Civil Society for Poverty Reduction executive director Patrick Nshindano says government has not done enough to alleviate poverty in the country.

In an interview, Nshindano noted that government had acknowledged this in a speech presented to Parliament by President Edgar Lungu last Friday.

“Given the high poverty levels in Zambia, all successive governments have not done what they should have; we should not be at a level where we are. Zambia is currently one of the most unequal societies, if you look at our poverty level which is standing at 54%, our national average that is extremely high, even when you compare to our national wealth which we have,” Nshindano said.

He said the only way to eradicate poverty was to have deliberate interventions targeted towards that.

“We tend to be focusing on one growth at the expense of poverty reduction with expectation that once economy grows, it’s going to trickle down to benefit the vulnerable. But it does not work like that. We need to ensure that deliberate interventions of reducing poverty such as empowerment, job creation, ensuring that there is equal participation of women and children are made,” he said.

And Nshindano said there was need to educate farmers on drought resistant crops as it was important in the face of climate change.

“According to the Head of State’s speech of the national address in Parliament last week, he did indicate that one of the indicators or cause of poverty in Zambia is climate change; such as issues to do with drought, floods, and so on. Yes we have had instances in Zambia where we had droughts and sometime we have quiet good rains in the region. But that cannot be overruled to say climate change does also play a critical role in terms of ensuring that there is food security especially when you are looking at agriculture,” Nshindano said.

“And all these issues are usually attributed to climate change because it does play a critical role in poverty reduction and there is need for education in agriculture especially on how agriculture is dealt with. Providing extension services that are suppose to educate our farmers on what crops to grow such as drought resistant crops which are going to give them the highest yields in a particular year. We are very short of extension services in terms of personnel. There is a huge gap for people to provide that limited service. Traditional practices also contribute to climate change, and extension services would be able to support a farmer from traditional farming practices in terms of a more sustainable practices, social protection interventions, corruption, and utilization of resources.”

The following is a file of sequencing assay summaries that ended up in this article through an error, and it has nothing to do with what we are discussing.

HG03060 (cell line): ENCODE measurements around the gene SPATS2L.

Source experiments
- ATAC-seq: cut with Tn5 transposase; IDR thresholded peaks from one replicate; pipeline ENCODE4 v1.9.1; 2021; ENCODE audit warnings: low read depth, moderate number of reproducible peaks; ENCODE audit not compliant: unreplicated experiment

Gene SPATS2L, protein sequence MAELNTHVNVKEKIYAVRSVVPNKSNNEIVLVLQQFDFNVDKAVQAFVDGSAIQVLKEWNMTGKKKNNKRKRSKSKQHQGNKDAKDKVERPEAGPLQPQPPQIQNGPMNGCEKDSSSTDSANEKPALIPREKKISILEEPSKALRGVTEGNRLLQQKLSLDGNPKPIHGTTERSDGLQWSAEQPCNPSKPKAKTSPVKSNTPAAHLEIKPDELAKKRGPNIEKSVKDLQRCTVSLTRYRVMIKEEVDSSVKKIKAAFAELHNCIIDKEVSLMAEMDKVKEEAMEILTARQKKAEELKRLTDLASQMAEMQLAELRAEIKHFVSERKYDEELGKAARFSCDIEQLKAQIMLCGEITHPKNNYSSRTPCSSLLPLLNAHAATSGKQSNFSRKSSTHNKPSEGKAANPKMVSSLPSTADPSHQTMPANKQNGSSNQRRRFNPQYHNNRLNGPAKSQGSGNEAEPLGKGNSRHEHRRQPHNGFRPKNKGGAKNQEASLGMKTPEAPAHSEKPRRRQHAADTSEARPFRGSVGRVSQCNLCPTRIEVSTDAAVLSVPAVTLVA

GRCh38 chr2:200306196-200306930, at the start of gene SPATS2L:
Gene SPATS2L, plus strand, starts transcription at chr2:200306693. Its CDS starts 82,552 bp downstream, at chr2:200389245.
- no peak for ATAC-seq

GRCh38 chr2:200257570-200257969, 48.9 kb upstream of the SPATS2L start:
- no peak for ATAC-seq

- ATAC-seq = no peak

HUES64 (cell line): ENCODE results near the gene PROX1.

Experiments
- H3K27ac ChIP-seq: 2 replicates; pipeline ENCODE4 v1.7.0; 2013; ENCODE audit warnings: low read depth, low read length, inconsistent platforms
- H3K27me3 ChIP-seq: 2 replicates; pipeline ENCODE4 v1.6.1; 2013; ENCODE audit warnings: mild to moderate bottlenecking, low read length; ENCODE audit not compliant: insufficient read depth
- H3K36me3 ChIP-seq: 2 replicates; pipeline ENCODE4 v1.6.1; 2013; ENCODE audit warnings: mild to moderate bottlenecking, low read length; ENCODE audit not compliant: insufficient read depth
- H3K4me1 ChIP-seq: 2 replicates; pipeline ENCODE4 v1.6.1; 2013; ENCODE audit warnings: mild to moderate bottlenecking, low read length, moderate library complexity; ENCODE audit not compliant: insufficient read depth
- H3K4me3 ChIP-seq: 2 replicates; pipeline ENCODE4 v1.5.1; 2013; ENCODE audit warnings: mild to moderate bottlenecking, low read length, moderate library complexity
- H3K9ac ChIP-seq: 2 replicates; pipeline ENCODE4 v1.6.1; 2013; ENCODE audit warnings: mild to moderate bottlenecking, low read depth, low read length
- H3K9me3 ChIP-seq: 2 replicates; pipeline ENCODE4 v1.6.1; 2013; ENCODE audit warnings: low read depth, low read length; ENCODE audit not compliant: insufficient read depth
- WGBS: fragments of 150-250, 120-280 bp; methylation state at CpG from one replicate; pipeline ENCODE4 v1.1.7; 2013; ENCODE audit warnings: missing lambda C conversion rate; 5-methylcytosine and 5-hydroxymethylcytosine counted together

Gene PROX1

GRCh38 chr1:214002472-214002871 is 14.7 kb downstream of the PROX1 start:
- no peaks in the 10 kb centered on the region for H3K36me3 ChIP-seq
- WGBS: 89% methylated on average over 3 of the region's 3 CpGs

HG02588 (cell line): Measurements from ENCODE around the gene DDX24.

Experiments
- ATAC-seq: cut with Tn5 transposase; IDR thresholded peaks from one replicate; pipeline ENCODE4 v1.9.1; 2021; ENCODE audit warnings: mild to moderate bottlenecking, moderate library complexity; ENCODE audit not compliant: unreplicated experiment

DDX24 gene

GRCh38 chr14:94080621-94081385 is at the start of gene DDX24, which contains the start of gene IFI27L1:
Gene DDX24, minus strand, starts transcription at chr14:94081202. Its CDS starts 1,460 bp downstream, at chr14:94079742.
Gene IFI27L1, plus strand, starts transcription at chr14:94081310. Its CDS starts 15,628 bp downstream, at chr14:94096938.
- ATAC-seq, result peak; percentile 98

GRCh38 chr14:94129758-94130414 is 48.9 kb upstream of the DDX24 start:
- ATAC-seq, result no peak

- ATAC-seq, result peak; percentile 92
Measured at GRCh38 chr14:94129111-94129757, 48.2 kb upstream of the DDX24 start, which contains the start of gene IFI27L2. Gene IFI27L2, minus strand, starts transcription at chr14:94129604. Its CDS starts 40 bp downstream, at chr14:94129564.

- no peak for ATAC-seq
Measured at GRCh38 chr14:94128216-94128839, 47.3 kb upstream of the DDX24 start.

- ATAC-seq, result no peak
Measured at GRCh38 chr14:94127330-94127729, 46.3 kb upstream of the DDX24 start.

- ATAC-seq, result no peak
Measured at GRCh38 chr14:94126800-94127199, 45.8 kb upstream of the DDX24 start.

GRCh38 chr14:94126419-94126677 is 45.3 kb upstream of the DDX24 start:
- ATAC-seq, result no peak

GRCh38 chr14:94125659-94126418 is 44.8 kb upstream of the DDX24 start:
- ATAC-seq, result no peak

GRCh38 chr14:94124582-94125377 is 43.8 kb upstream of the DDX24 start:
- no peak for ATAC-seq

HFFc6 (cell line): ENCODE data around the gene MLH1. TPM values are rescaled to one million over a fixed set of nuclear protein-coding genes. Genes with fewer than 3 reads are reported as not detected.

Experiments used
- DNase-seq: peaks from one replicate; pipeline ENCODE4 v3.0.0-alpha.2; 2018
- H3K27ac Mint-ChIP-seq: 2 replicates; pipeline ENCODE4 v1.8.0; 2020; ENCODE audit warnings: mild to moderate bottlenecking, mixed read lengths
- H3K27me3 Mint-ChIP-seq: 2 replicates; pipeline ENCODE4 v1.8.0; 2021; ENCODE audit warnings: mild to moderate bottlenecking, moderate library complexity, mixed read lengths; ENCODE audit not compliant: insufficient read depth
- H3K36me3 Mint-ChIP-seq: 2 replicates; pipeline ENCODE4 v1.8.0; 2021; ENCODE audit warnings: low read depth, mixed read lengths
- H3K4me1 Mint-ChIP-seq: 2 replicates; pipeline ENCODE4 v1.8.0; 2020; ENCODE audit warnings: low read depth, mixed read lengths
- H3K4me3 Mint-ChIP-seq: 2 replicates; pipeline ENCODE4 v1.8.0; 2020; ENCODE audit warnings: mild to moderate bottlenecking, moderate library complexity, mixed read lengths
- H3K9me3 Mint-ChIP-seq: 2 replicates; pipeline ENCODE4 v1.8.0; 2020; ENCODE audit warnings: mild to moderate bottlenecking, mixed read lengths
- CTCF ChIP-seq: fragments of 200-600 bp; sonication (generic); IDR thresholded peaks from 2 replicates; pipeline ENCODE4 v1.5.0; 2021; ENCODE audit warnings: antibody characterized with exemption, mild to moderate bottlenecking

In his State of the Nation address to Parliament last week, President Lungu said poverty in Zambia had been aggravated by climate change.

“Poverty in Zambia has been aggravated by climate change. In the face of climate change, the occurrence of natural disasters such as droughts and floods have become common. This has been worsened by the high rate of deforestation and land degradation. Climate change is in turn contributing to low crop yields, posing a threat to household and national food security,” said President Lungu.